By Keith Ayoob, EdD
As a clinician of some 30+ years, I doubt I’ve seen a nutrition issue more polarizing than that of low-and no- calorie sweeteners (LNCS).
You may have read sensational headlines about these sweeteners. You should also be hearing about their benefits, but alas, good news never sells.
Example: a recent study in the journal Stroke looked at the “association” between LNCS-containing beverages and the risk of stroke, coronary heart disease and “all-cause mortality”, the latter meaning essentially death for any reason at all.
The study focused on the consumption of artificially-sweetened beverages (ASBs) in over 82,000 women who were part of the Women’s Health Initiative Observational Study (WHIOS). The women were enrolled quite a while ago, between 1993 and 1998, then followed for 12 years. They reported their ASB intake only ONCE – 3 years after their initial enrollment.
This study is “observational”, as no intervention was involved. Studies like the WHIOS generate huge databases, are relatively easy to do and don’t tend to cost much, given the number of research publications they can produce. However, this kind of data also has serious limitations (think “fine print”) to it. Read on.
The authors acknowledged the following limitations of the study:
How likely is it that your current health status is a result of what you usually ate on a typical Wednesday, 12 years ago? The authors felt that, in weight-stable older women, “the likelihood of changes in dietary patterns is likely low.”
That’s a big assumption. Stable weight does not indicate a stable intake of calories, as activity levels and metabolisms often decline over time. It also doesn’t indicate a stable dietary quality. People move, jobs change, life happens, and this often impacts our eating style, none of which can be accounted for by this study.
This is the concept that people at higher risk for stroke and cardiovascular disease may be more likely to choose to drink ASBs. Conditions like stroke and heart disease build for years with few or no symptoms. People drinking the most ASBs were also the LEAST likely to be physically active. While being sedentary increases the likelihood of all the health risks measured, these individuals may be inactive due to health issues that were not accounted for.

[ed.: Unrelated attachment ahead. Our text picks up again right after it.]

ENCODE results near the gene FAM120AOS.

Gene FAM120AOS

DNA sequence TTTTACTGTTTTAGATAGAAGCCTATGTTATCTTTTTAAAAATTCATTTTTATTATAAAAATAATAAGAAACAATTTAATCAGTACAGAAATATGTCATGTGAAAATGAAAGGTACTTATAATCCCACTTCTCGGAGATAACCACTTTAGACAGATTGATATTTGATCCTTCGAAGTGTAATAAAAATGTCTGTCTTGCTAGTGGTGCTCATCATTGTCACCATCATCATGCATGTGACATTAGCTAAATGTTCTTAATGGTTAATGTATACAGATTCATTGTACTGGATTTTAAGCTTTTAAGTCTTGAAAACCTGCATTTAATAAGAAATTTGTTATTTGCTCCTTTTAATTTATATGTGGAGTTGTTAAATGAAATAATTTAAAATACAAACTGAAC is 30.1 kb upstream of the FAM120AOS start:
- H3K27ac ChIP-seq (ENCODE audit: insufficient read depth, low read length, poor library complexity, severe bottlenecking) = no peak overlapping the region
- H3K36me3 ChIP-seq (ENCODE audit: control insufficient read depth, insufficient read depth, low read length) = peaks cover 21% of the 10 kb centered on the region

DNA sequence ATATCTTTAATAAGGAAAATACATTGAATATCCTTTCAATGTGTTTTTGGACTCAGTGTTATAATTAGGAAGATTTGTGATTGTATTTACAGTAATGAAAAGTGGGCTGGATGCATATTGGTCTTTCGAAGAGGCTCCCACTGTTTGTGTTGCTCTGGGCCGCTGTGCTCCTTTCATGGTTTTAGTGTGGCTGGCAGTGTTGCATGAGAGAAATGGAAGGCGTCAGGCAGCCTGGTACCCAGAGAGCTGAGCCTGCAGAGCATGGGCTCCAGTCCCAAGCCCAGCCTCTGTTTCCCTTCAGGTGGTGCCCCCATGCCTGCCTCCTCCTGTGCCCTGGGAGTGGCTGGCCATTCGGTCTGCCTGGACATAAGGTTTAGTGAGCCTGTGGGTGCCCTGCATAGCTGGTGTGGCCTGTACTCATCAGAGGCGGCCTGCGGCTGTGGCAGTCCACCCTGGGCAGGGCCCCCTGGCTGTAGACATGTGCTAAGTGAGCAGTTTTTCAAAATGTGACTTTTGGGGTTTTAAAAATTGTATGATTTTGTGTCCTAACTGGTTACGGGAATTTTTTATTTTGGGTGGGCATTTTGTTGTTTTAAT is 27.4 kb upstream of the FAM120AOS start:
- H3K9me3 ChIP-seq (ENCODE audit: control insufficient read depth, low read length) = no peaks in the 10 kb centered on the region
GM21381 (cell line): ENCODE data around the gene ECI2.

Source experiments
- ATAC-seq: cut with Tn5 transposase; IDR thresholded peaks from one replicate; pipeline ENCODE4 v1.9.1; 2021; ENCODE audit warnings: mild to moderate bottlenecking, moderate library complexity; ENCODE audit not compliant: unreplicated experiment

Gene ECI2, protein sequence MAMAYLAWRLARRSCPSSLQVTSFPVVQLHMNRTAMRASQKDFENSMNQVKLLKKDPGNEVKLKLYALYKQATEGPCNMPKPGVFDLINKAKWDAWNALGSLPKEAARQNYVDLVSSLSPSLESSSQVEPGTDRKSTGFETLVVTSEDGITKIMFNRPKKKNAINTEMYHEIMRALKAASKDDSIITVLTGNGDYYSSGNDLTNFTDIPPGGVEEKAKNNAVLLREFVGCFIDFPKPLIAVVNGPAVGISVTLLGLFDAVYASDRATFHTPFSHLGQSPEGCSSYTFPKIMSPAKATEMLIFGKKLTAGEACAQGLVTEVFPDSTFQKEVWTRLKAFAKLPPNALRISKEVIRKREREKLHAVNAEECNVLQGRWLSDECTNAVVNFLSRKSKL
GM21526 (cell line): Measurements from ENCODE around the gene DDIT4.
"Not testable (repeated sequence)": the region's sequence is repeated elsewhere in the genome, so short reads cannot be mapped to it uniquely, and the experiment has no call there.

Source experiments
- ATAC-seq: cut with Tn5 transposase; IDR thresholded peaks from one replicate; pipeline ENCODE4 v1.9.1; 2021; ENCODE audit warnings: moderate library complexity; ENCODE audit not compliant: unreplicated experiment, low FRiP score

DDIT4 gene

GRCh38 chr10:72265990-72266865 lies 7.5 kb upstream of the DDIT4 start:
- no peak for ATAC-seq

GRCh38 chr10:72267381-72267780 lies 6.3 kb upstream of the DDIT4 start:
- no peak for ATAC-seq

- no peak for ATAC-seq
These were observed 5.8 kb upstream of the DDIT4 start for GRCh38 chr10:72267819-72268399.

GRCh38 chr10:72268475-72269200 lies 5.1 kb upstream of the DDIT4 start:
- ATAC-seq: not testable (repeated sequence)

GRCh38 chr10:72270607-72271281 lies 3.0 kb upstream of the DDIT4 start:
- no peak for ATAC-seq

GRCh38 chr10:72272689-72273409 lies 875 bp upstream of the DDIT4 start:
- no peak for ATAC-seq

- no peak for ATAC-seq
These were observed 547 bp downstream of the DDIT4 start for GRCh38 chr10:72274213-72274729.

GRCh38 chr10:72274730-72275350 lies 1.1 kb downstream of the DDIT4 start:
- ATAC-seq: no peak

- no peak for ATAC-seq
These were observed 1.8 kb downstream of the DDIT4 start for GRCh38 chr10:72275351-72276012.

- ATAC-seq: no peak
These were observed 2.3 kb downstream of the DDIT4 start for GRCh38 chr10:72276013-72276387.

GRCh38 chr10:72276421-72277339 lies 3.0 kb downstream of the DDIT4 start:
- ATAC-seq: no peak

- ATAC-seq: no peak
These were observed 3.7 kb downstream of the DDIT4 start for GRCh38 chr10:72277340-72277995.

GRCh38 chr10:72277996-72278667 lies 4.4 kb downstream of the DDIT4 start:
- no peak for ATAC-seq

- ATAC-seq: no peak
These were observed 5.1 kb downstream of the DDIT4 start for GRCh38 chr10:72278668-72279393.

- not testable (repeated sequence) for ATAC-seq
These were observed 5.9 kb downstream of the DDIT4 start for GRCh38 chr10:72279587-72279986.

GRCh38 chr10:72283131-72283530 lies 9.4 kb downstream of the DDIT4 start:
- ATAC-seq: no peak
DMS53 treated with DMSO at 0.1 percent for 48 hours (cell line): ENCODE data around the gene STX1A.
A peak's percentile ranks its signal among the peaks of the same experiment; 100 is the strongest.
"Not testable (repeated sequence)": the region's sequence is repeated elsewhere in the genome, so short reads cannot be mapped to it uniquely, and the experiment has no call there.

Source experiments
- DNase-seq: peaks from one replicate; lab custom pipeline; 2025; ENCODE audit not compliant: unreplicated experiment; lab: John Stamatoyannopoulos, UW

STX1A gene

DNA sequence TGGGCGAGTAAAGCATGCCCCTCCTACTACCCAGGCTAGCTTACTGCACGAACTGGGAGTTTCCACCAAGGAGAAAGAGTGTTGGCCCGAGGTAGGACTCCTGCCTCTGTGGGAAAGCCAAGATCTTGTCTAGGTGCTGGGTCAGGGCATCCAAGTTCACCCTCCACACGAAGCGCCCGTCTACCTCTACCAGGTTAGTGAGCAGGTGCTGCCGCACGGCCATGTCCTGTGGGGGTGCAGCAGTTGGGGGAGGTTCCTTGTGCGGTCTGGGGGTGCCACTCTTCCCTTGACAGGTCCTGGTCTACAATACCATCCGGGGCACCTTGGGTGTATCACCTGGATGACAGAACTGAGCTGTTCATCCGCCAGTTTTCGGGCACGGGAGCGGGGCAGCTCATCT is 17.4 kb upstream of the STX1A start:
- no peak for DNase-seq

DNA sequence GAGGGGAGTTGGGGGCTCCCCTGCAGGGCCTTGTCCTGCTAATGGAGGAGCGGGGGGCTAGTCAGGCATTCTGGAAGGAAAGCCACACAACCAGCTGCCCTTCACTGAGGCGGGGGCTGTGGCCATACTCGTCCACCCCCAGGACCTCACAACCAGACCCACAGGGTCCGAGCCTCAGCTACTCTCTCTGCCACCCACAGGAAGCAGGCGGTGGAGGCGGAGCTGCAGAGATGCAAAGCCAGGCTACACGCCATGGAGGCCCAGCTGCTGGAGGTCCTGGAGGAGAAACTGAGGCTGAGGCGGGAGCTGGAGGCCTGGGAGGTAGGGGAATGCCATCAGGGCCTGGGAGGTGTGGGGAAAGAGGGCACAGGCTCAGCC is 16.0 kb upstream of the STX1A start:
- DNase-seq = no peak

The Good News and There’s Plenty of It
Controlled intervention studies produce higher quality evidence. A comprehensive review (Rogers, et al., 2016) of such studies has shown significant benefits from the use of low- and no-calorie sweeteners (LNCS):
It is well-known that healthy weight loss can reduce the risk of cardiovascular disease and stroke. But, should we place the burden of achieving weight loss and other positive health outcomes on the use or non-use of ASBs? That seems inappropriate because they were never developed for that purpose. They have been a lifesaver for diabetics, most certainly, helping them control blood glucose levels while having a satisfactory eating style that helps them feel less deprived. Indeed, it is accepted that all LNCS have no effect on blood glucose levels and, if used in place of a sugar-sweetened beverage (an ideal use) can help prevent rises in blood glucose levels.
Careful Spending of Sugar Calories
For diabetics and non-diabetics, LNCS are a tool. Like every tool, and every food, for that matter, they need to be used wisely. The real question to anyone considering using LNCS is: How will you, as an individual, not a population, use them? You can decide if ASBs will be an asset to your eating style. When I have clinic visits with obese patients who want to lose weight, or just spend fewer calories on sugar, I always go over where their dietary sources of excess calories are. If they eat a lot of added sugars, these are easy places to focus their efforts. A simple swap of a calorie-free drink for their usual soda has BEEN SHOWN to reduce total calorie intake.
The lead author states, “We can’t assume these diet drinks are harmless, especially when consumed at high levels,” which is confusing to consumers. Can we assume ANYTHING, even foods like kale and garbanzo beans, are harmless when consumed at high levels? Of course not. On the other hand, more reliable evidence has shown us they can be a beneficial tool.
Finally, my own pet peeve about the potential damage of these observational studies: Since they are not capable of showing cause-and-effect, why do headlines imply there is one? Such implications are incorrect, irresponsible and are misleading to consumers.
Rogers PJ, Hogenkamp PS, de Graaf C, et al. Does low-energy sweetener consumption affect energy intake and body weight? A systematic review, including meta-analyses, of the evidence from human and animal studies. Int J Obes (Lond). 2016;40(3):381–394. doi:10.1038/ijo.2015.177
Keith Ayoob, EdD, RDN, FAND is an Associate Clinical Professor Emeritus at the Albert Einstein College of Medicine. As a pediatric nutritionist and registered dietitian, Dr. Ayoob is also a past national spokesperson for the Academy of Nutrition and Dietetics.
Dr. Ayoob is a consultant with the Calorie Control Council Advisory Board and the Global Stevia Institute (GSI), GSI is supported by PureCircle Ltd, a global leader in purified stevia leaf extract production.